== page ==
Complex process that involves the use of good communication skills, appropriate interview questions and purposeful observation and relevant assessment tools.
Visual and Hearing Impairments
Can affect the older adults ability to perceive nonverbal messages.
Type of Communication Barrier
Too much info being requested at one time
Too many people trying to communicate at one time
Physical Discomfort (have to urinate etc)
Phrases like "Why cry over spilled milk?" Grandma, Everything's going to be ok etc. may?
Interfere with the ability to develop a sense of trust that is necessary for discussing psychosocial issues.
Good Communication Skills
Exhibited by introducing yourself, explaining your role and then asking the person his or her preferred name and use the wristband to confirm information.
Widely recognized as an important communication tool.
Important communication skill and it can be particularly effective as a psychosocial assessment tool and to communicate respect and caring.
"Mrs. P, you mentioned that your daughter doesnt want you living with her"
Gives feedback about what the nurse heard and leads into further questions about underlying feelings
Face to Face Positioning
Facilitates verbal as well as nonverbal communication and is particularly important when visual or hearing impairments interfere with communication
*Ppl feel more comfy when at same level
Physical space that makes person at ease when communicating with others.
Closing the door and pulling the bed curtain.
Shows respect for person's territory and may be particularly important when talking with people who become anxious when they are in closed spaces (RE: Closing the door)
Consists of three word recall and simple clock drawing test.
Clothing, grooming, cosmetics and hygiene provide CLUES, but questions need to be asked.
Can Provide Clues to Broader aspects of psychosocial function.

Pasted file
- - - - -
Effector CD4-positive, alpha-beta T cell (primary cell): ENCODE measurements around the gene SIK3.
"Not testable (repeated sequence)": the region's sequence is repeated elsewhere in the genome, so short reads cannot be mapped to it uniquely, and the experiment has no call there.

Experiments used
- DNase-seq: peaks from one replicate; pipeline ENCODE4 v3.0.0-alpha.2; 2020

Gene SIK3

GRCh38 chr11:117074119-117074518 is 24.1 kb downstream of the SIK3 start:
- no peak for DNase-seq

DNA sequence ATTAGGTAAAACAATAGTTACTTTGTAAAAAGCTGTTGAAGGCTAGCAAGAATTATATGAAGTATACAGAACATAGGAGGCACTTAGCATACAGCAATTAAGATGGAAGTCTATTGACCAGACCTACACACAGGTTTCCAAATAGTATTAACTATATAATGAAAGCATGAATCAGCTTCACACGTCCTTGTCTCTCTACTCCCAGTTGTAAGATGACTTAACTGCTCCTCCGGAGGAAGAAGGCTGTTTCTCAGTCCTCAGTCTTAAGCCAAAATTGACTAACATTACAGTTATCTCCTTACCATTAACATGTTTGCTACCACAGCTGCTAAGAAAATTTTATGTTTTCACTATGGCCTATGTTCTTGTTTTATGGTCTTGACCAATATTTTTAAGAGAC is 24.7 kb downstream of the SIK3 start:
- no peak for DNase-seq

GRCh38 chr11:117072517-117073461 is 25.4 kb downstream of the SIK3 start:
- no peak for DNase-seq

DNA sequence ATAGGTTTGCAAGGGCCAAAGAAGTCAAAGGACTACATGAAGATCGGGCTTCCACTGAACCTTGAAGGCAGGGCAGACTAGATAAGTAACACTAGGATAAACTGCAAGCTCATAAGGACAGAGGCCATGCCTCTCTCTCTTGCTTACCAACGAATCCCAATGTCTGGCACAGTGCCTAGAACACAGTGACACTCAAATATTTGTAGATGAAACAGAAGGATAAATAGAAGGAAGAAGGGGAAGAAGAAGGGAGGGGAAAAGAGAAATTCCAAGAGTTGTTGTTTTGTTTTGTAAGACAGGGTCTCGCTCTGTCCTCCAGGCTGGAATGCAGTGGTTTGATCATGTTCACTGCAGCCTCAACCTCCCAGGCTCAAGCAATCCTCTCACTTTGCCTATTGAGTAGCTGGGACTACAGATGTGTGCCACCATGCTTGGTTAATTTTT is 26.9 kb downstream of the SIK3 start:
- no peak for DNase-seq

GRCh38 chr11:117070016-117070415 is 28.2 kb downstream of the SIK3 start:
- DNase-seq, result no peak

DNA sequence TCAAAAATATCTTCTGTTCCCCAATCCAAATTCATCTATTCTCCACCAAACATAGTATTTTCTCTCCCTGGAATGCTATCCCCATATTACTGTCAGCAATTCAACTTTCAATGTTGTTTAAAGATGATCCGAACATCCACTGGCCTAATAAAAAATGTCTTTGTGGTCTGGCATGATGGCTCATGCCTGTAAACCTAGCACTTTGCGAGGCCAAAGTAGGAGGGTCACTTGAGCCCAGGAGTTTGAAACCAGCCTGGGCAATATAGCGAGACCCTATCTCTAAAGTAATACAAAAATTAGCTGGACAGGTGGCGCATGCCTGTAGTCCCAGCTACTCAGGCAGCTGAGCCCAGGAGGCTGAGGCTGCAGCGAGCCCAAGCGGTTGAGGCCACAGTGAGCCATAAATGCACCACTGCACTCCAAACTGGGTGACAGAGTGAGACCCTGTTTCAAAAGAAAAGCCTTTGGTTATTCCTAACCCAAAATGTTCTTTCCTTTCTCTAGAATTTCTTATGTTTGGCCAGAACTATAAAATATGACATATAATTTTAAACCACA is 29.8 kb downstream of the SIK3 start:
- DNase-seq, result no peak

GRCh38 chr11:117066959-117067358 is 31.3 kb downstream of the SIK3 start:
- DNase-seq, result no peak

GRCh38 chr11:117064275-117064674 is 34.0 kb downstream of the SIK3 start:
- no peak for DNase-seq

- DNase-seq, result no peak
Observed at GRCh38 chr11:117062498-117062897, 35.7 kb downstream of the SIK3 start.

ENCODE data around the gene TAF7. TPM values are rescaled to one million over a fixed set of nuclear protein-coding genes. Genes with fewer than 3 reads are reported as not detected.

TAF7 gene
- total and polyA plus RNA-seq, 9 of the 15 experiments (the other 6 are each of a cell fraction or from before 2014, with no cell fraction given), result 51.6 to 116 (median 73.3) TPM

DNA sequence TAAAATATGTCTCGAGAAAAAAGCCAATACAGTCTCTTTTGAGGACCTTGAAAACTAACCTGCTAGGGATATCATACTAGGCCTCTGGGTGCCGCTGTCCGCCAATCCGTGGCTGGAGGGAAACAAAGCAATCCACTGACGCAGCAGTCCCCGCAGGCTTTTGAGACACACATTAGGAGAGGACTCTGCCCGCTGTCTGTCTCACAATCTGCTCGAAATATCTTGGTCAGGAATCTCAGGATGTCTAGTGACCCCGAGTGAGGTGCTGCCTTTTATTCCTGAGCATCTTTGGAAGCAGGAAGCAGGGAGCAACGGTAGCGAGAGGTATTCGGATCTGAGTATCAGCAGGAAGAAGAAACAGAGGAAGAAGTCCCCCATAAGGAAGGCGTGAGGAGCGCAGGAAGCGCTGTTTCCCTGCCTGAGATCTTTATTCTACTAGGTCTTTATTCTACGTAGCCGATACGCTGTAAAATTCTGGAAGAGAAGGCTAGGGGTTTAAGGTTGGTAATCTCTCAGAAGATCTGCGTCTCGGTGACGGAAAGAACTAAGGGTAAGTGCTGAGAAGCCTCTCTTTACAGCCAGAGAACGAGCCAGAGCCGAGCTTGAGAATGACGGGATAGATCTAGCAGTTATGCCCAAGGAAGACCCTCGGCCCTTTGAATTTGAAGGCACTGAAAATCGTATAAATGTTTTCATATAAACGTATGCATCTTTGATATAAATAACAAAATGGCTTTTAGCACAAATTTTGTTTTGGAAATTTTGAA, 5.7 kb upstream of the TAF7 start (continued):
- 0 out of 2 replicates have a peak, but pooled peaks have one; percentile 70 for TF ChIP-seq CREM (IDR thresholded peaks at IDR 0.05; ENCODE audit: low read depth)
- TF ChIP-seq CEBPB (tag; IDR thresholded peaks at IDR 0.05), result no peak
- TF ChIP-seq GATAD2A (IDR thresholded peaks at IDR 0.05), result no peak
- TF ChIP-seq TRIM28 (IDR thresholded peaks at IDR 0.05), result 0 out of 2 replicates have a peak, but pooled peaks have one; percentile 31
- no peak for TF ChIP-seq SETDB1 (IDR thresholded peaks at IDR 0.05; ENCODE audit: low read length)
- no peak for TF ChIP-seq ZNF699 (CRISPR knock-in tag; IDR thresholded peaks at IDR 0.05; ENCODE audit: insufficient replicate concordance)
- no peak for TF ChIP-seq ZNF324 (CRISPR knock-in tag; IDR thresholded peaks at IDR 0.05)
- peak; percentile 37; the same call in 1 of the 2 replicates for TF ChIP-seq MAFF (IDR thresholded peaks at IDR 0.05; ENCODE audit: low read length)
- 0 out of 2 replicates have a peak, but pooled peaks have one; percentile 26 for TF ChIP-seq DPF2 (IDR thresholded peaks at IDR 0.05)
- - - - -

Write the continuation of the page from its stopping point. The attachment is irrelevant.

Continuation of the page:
Friendly and cooperative with good conversational skills
Hostility, Social Isolation, Poor Social Skills and Lack of Ambition.
Response to the Interview
Older adult may initially be very receptive to questions but may become defensive or sarcastic when uncomfortable with the line of questioning
Measured along a continuum including stupor, drowsiness, somnolence etc.
Clue: Excessive daytime drowsiness can mean other physiologic issues
Ability to focus on task and filter out distractions.
Persons recal of recent past events.
Assess especially in relation to activites what are important in daily life like remembering to pay bills.
Speech and Language Characteristics
Assessing Pace, tone, volume, articulation, ability to organize and communicate thoughts.
Asses through observations about how older adults meet their needs in a particular situation.
Problem Solving Abilities
Ability to understand the significance of the present situation
*Establishes a basis for planning care
Refers to mood, emotions and expressions of emotions.
Closely associated with emotions but differs from them in that it is more pervasive, less intense and longer lasting.
Feeling of distress subjectively experinced as fear or worry
"Youre wasting your time on me you have more important things to do"
Low Self esteem
Rigidity, Procrastination, Uncessary Apologies, Lack of Confidence
Low Self Esteem
"How are you feeling right now?" This Week??
Fixed false beliefs that have little or no basis in reality and cannot be corrected by appealing to reason. People use this to preserve their egos, maintain control over threatening situations, organize info that is hard to process.
*Paranoia is the most common type
Sensory perceptions that have no basis in an external stimulus.
Visual/Auditory are most common.
Misperceptions of an external stimulus. Differ from hallucinations in that they have some basis in reality.
Assessment of Social Network
Addresses the social supports that are important for day to day functioning as well as those that affect the person's quality of life
Example: Who do you rely on for help?